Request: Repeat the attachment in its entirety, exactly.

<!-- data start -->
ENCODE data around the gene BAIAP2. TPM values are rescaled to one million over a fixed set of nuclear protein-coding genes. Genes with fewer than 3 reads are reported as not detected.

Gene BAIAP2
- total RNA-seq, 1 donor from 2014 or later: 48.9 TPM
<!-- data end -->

ENCODE data around the gene BAIAP2. TPM values are rescaled to one million over a fixed set of nuclear protein-coding genes. Genes with fewer than 3 reads are reported as not detected.

Gene BAIAP2
- total RNA-seq, 1 donor from 2014 or later: 48.9 TPM